An opinion released this week by the New Mexico Supreme Court revisited conclusions drawn in a disciplinary matter dating back to 2014 of alleged abuse of subpoena power on the part of Emilio J. Chavez, who was then Taos deputy district attorney, and lack of oversight by Eighth Judicial District Attorney Donald Gallegos.
The Supreme Court reprimanded Chavez and Gallegos in March of last year after a disciplinary board found that Chavez had violated Rule 16-404(A) of the “Rules of Professional Conduct,” rules that set standards of conduct for legal professionals, when he issued at least 94 subpoenas used to investigate individuals prior to charges being filed and without approval from a judge or grand jury.
“Because there were no cases, there were no parties, and so Chavez issued the subpoenas without notice to the individuals whose information was being sought,” Chief Justice Barbara J. Vigil wrote in the opinion.
In one case, subpoenas were issued to investigate individuals connected to an armed robbery that occurred at the Kit Carson Electric Co-op offices in April 2013. The subpoenas were used to gather phone records from various phone service providers – an act that attorneys representing Chavez and Gallegos argued was a legal “gray area.”
The board concluded that Gallegos was found to have violated Rule 16-404(A) and Rule 16-501(C) for approving the practice of issuing subpoenas to gather phone subscriber information. However, it was found that Gallegos had only known of such subpoenas specifically relating to the robbery case and was unaware they had been submitted unlawfully.
A hearing committee designated by the disciplinary board ultimately found that research into the issuance of the subpoenas had been “reasonable and thorough” and that neither Chavez nor Gallegos had “knowingly avoided or subverted a legal obligation or duty arising from either of their respective offices.”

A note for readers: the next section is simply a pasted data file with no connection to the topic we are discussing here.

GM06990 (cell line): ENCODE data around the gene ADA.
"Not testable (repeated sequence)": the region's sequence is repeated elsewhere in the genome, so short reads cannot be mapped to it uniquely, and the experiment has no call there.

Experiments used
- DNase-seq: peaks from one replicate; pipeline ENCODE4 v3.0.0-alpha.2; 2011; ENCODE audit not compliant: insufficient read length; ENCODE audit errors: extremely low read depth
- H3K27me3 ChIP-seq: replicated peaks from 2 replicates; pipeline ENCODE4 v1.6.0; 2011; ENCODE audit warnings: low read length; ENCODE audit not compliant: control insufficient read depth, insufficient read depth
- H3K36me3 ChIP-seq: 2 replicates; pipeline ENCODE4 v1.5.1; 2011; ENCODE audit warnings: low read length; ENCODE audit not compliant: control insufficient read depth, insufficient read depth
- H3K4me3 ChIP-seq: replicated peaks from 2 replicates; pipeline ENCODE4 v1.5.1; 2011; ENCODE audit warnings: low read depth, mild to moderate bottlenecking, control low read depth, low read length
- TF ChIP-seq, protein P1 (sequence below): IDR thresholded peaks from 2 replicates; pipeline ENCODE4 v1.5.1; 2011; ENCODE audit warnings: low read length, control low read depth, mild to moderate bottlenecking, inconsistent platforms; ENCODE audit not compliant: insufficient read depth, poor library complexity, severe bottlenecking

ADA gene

The disciplinary board disagreed with several conclusions drawn by the committee and recommended formal reprimand of Gallegos and public censure for Chavez. The board also recommended that the respondents share costs for the disciplinary action.
At the end of the hearing, the court ruled that Gallegos and Chavez would receive formal reprimands for one year to be automatically withdrawn if no further violations of the “Rules of Professional Conduct” were committed.
The fallout from the incident ultimately proved to be of little public consequence for the respondents, as Gallegos won re-election to a fifth term as chief prosecutor last year and Chavez was appointed as an Eighth Judicial District Court judge, based in Ratón – thought to be the youngest such judge in the state.
Both respondents said they are finally looking at putting the ordeal behind them.
“The period of probation ends in about a month,” Gallegos said during a phone interview this week.
He said that as soon as the investigation began, his office created new policies regarding the request and approval of subpoenas.
Gallegos also added that they were asked to address training and follow up. “We have regular attorney meetings where we discuss the topics of the day – whether legal or ethical – anything that applies to the office,” he said.
Chavez declined to comment on the case and instead referred The Taos News to his attorney, Bill Reardon. “I’m sure it’s made him a little bit more cautious,” Reardon said via phone this week. “But from what I understand, he does a great job and people like what he does. The events are behind him and he’s moved on.”
The April 2013 robbery investigation, filed under State v. Martinez, however, remains before the Court of Appeals, as defendants successfully submitted a motion to quash their indictments in October 2013.